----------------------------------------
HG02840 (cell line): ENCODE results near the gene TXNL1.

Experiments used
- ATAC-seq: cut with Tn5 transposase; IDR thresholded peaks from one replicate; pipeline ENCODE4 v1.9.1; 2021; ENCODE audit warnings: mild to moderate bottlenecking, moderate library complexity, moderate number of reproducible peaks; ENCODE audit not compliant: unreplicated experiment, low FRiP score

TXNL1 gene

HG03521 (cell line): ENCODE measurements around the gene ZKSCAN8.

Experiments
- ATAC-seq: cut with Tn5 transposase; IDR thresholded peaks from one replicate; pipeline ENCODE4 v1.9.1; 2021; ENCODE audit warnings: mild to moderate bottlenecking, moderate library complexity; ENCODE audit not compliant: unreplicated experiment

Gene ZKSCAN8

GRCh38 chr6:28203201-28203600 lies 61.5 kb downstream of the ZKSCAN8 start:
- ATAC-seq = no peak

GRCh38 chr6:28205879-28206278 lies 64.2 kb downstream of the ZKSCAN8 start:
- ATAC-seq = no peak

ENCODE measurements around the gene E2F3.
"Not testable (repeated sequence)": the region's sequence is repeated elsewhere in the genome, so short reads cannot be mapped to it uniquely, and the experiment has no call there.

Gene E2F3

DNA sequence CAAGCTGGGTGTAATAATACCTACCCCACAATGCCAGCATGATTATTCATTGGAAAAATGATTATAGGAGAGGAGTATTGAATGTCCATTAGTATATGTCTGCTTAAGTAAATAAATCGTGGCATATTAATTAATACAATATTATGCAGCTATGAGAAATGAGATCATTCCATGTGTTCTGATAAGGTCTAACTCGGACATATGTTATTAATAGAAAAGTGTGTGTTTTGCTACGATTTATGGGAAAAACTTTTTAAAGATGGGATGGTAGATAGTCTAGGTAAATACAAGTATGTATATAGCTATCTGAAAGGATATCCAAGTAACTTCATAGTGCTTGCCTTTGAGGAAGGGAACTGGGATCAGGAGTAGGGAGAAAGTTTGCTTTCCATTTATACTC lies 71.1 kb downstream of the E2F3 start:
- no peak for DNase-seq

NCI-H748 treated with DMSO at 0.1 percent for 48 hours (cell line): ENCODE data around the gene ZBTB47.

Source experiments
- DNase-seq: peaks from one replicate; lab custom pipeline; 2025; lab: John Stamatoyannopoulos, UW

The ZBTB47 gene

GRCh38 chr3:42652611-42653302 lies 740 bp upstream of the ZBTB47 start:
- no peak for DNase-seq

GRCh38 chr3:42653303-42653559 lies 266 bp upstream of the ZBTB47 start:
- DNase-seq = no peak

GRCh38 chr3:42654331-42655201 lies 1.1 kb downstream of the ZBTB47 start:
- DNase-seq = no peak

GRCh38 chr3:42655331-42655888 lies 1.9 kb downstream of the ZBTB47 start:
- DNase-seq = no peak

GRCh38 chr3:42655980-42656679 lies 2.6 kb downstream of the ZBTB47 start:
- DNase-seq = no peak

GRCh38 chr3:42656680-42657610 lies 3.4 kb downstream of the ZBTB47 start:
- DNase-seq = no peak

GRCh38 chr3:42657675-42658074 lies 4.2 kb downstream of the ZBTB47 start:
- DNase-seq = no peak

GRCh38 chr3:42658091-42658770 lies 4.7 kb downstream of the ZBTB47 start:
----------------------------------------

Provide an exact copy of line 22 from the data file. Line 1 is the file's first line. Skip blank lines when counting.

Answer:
GRCh38 chr3:42652611-42653302 lies 740 bp upstream of the ZBTB47 start: